Students from Chicago help build houses in Cape

Wednesday, June 15, 2005

The high school students are spending a week volunteering.

For most high school students, traveling nearly 400 miles on a school bus to do heavy labor in the hot sun and then sleep on a floor at night may not sound like a summer vacation, but some suburban Chicago students have done just that.

Thirty-seven students from the Providence Catholic High School chapter of Habitat for Humanity in New Lenox, Ill., arrived in Cape Girardeau Monday evening and will be working on two houses in town until Saturday afternoon. Habitat for Humanity is a volunteer organization that builds homes for low-income families.

Bianca Parra, who just graduated from Providence and is the outgoing president of the school Habitat chapter, said the group chose to come to Cape Girardeau after calling local Habitat organizations in several states. Usually, local groups charge a donation fee per volunteer, but Parra said the Cape Area Habitat for Humanity did not do that. The Cape Girardeau chapter has paid for building supplies and will finish the project after the students leave.

In return, the group will help two Cape Girardeau families by building homes on Henderson Avenue and Cousin Street.

During their time in Cape Girardeau, the students and their seven chaperones are staying at Notre Dame Regional High School, using air mattresses and sleeping bags to sleep on the cafeteria floor. A Notre Dame cafeteria worker has volunteered to cook dinner for them every night at the school.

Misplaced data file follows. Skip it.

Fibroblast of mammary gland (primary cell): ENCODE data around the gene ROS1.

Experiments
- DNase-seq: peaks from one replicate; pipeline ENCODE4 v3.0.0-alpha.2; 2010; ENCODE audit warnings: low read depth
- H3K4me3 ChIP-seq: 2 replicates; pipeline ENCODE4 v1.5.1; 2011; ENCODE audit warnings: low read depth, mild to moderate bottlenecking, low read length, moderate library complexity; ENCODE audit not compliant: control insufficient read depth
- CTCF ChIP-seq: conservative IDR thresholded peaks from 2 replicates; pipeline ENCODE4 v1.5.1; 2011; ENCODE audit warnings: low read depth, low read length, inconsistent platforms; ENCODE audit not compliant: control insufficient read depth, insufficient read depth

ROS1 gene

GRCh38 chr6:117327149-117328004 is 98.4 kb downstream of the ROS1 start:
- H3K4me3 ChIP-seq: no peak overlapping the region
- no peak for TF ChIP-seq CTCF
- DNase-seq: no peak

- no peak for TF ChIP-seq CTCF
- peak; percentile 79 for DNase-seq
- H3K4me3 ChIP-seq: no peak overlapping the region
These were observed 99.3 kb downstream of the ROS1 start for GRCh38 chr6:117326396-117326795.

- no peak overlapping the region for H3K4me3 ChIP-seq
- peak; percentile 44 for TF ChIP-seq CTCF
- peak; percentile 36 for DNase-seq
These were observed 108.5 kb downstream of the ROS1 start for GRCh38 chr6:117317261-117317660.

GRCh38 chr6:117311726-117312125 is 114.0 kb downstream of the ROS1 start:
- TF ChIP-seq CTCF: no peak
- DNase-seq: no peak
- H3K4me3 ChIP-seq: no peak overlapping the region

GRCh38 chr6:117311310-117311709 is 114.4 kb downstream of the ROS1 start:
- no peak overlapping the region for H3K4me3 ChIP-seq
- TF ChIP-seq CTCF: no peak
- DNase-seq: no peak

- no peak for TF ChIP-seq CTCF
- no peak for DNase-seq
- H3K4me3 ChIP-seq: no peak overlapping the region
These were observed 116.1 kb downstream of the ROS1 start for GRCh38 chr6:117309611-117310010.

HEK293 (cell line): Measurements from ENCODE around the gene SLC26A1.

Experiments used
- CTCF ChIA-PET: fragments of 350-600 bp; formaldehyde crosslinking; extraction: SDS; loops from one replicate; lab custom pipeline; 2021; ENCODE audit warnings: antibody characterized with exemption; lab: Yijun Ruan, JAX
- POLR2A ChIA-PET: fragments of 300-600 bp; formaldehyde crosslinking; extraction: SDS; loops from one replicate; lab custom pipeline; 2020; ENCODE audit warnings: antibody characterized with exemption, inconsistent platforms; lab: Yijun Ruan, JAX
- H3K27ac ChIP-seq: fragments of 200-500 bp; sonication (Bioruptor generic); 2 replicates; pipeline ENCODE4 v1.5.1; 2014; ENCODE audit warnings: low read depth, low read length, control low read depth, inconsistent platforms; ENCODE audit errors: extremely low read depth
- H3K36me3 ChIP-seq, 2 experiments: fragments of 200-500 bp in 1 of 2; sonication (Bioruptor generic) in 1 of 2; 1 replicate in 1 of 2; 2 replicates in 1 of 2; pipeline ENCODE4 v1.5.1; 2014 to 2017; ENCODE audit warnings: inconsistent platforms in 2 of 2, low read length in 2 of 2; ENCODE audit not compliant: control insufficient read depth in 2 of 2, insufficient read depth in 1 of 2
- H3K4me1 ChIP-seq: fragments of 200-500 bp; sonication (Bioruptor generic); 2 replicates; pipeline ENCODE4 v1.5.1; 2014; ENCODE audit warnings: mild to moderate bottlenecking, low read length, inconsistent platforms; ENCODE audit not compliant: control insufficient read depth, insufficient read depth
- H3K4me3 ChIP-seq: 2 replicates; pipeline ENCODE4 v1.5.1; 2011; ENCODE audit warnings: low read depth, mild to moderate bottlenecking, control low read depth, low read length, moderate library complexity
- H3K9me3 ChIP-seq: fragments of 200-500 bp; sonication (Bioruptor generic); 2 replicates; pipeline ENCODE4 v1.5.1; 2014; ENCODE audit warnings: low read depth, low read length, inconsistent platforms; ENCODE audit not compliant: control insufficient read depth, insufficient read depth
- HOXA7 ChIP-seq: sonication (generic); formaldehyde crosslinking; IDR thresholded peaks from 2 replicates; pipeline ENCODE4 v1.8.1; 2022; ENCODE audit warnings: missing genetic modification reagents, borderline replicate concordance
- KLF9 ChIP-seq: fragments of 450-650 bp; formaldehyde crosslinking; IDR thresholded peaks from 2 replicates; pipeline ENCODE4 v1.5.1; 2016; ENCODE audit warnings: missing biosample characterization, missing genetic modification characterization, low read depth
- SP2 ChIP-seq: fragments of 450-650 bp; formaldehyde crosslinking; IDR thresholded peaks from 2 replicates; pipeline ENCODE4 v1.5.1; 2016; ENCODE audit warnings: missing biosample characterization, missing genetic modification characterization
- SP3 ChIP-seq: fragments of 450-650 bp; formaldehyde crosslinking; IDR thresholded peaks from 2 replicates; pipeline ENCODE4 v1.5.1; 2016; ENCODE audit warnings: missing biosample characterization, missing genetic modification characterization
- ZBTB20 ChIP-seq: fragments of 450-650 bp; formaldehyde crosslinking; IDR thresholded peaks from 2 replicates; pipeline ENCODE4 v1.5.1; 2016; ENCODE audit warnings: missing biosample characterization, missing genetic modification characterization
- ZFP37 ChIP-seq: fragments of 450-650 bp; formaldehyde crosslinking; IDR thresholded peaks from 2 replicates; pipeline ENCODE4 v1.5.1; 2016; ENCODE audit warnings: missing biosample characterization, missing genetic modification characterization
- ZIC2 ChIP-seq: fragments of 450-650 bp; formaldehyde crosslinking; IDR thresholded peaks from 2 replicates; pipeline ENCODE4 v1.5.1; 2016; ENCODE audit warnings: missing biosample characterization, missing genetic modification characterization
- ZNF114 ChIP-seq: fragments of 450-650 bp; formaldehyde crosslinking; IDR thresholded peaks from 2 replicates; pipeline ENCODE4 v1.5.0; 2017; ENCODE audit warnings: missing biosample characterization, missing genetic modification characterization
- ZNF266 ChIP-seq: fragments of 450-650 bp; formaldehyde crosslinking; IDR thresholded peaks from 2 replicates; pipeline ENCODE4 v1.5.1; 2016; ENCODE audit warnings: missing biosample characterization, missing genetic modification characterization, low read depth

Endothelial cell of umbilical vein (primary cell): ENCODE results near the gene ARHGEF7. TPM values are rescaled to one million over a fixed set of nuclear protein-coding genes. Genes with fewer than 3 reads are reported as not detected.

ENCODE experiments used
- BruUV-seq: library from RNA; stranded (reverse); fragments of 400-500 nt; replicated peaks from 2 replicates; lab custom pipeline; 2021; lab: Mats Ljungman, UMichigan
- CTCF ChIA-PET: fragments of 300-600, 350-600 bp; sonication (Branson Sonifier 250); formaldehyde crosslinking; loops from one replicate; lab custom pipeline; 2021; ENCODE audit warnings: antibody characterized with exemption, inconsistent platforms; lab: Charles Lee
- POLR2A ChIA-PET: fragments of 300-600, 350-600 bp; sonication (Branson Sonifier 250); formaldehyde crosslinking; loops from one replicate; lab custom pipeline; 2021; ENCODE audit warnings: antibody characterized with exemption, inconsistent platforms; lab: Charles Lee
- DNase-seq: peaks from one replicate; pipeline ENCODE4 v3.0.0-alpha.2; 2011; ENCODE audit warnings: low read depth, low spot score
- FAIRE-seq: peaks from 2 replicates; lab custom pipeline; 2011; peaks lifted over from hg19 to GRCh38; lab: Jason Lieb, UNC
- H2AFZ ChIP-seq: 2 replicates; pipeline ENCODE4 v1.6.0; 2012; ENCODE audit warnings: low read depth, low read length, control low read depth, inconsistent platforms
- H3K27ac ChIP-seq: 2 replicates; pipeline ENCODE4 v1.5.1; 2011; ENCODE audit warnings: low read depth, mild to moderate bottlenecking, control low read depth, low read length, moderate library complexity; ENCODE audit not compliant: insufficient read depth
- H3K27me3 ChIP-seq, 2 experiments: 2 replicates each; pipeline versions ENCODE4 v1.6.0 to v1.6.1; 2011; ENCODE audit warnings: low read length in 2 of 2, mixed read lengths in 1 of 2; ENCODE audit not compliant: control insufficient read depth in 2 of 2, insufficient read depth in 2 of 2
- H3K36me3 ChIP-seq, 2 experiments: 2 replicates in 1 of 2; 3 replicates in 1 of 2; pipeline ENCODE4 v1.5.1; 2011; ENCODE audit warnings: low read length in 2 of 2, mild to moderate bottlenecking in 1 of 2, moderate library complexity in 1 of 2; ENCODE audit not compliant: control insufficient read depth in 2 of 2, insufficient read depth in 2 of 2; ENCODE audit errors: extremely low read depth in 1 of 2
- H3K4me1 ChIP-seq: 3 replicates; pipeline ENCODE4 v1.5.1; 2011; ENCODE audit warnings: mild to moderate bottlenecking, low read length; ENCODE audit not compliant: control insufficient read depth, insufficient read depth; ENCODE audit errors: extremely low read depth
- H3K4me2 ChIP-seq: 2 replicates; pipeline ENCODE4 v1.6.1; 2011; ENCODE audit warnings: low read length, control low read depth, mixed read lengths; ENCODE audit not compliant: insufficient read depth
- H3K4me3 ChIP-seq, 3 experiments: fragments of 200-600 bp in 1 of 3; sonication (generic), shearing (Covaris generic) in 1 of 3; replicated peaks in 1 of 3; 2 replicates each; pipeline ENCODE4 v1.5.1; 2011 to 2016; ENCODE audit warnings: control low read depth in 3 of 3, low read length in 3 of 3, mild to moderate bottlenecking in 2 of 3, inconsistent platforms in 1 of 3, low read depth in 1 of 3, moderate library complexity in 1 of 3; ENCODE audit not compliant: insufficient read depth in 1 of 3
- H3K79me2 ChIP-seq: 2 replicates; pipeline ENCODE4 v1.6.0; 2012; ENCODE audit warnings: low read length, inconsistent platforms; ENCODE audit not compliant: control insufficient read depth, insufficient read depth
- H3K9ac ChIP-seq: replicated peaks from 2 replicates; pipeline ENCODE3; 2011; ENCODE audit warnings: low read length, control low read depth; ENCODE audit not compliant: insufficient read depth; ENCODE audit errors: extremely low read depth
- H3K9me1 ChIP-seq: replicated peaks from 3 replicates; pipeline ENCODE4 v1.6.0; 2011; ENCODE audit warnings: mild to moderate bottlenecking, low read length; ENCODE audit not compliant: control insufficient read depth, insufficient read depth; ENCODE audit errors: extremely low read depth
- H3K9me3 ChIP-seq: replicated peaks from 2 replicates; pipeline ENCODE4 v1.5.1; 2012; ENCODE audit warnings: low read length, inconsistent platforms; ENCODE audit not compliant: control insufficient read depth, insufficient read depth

Notre Dame assistant principal Brad Wittenborn said when members of the local Habitat chapter approached him about allowing the students to use the school, he saw an chance for his students to get involved as well.

"We had been looking for something to do locally, and with group calling from Habitat, it just seemed natural for us to do that," Wittenborn said.

About eight Notre Dame students and four faculty members have helped on the project.

"I thought I would look like an idiot when I came out here," said Hailey Brown, 15, a junior at Notre Dame. Brown said she had never really built anything before, but she did not feel uneasy for long. "They make you feel more comfortable," she said.

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